As he wrote that ancient cowboy's Desiderata.

There he stood reading by that stone and withered tree,
As a snake came slithering just as close as could be.
But the words he saw enraptured and held him still
As he read on with wonder on that sandy hill:

"Go placidly amid hoof beats--silence is peace.
Hold close to your best friends; make all your harsh words cease.
Speak truth softly and listen to what cattle say--
Even those unimportant speak truth in their way.

Stay afar from those who are boisterous and loud,
Don't brag too much to others--don't be vain or proud.
Always are some faster or slower with their brand--
Feel good in your saddle; ask when you need a hand.

Do not be blind to virtue--life is rich with good,
The world is full of tricks, let that be understood.
Do not mock affection or be a cynic in love--
Take kindly the counsel of chiefs and Him above.

Do not doubt that this vast world unfolds, as it should--
Find rest in yourself; always conceive God as good.
Hold the cards you draw in life--keep peace in your soul,
Mend your broken fences--make happiness your goal.

All men's doubts come from fear and not doing their best,
As children of this universe we are each blest.
Be gentle to all animals--that should be clear--
Find peace with your God--we have a right to be here!"

Those were the simple words scribbled down on that chart,
As he tucked it in his pocket over his heart.
He'd read them again when he got home the next day--
He bowed and said "Amen" as that snake slunk away.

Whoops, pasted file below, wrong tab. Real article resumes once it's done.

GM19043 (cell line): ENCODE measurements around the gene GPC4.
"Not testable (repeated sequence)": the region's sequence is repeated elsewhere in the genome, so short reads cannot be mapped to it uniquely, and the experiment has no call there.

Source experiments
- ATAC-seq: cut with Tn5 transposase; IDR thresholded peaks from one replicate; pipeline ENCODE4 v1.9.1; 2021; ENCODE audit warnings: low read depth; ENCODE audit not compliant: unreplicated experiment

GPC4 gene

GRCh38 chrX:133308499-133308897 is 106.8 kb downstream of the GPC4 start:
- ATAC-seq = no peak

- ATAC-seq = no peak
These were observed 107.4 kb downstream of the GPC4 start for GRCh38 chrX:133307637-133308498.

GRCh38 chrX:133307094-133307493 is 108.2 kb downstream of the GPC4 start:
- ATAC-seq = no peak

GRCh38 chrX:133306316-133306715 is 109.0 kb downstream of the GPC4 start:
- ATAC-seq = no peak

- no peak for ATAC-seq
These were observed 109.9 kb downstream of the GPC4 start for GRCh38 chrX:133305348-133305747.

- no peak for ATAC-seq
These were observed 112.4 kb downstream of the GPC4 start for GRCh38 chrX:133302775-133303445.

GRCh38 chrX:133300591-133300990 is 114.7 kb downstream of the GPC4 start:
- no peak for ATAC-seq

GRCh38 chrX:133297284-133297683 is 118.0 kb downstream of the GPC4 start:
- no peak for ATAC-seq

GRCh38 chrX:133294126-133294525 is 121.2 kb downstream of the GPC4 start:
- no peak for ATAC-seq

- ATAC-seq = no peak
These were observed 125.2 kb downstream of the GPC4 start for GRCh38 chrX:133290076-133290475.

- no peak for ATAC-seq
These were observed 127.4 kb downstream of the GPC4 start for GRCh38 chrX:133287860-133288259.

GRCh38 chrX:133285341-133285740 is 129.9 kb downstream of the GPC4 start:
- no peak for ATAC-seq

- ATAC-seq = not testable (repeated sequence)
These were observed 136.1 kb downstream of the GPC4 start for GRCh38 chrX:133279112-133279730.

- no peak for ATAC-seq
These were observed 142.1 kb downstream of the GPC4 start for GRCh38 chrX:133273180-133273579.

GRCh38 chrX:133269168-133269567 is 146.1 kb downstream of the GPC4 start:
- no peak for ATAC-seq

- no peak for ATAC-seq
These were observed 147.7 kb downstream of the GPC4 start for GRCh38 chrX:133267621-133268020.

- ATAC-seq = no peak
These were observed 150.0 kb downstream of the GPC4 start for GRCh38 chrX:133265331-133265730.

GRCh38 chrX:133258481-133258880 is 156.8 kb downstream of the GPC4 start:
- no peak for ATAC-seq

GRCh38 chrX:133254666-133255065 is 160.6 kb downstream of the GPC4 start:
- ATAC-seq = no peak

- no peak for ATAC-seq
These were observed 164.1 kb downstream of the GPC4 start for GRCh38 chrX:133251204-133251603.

Then when he had mounted with leather creak and moan,
He took comfort in those words and did not feel alone.
He pledged to do his best and rest his faith in Him,
As he rode out his last days toward that final rim.

Then as his land and ranch slowly came into view,
He reached for that paper--he knew what he must do.
But as he rode on home without so much a care--
Those etched words of wisdom by his heart were not there.

© 2004, Glen Enloe
This poem may not be reprinted or reposted without the author's written permission.

Glen told us ""Cowboy's Desiderata" came about when I ran across the original "Desiderata" that I remembered reading back in the 1970s. I just thought it would be interesting to work it somehow into a new cowboy's version. .."

Here are some words about the original from a source we like, 

The Music of Memories

A gray and black life sketch--small man in overalls--
Somber as his guitar, lifted high all those times--
Playing Ozark tunes with those wild figure-eight squalls--
Glasses glint raw reason as that happiness chimes.

Oh, play to us softly those songs of our fathers--
The tales of the Old West and those last cattle drives--
Oh, play for us gently, the sons and the daughters--
The music of memories that molded our lives.

Music rests in remembrance and lingers on winds--
It wasn't merely one--it was many guitars--
Whispering that bright music like long scattered friends--
Quilting its melodies in our lives and the stars.

Oh, play to us softly those songs of our fathers--
The tales of the Old West and those last cattle drives--
Oh, play for us gently, the sons and the daughters--
The music of memories that molded our lives.

Reunions bring photographs with smudges and frays:
Dad and his first cousin in that photo still clear--
They strummed and they fiddled all those songs of past days--
As we cherished our friends and held family near.

Oh, play to us softly those songs of our fathers--
The tales of the Old West and those last cattle drives--
Oh, play for us gently, the sons and the daughters--
The music of memories that molded our lives.

© 2005, Glen Enloe
This poem may not be reprinted or reposted without the author's written permission.

This poem is included in our Art Spur project, inspired by a drawing by Dee Strickland Johnson (Buckshot Dot), "At the Jollification," and, as Glen told us, this "recently-discovered photograph of my father playing a guitar with his cousin playing fiddle":

Glen writes, "My dad (Emil "Red" Enloe) is on the right. Playing the fiddle at the left is his
cousin (Elmer Enloe). Elmer was more like Dad's brother because he lived
with Dad's family after his parents died. 


Such a Thing as a Cowboy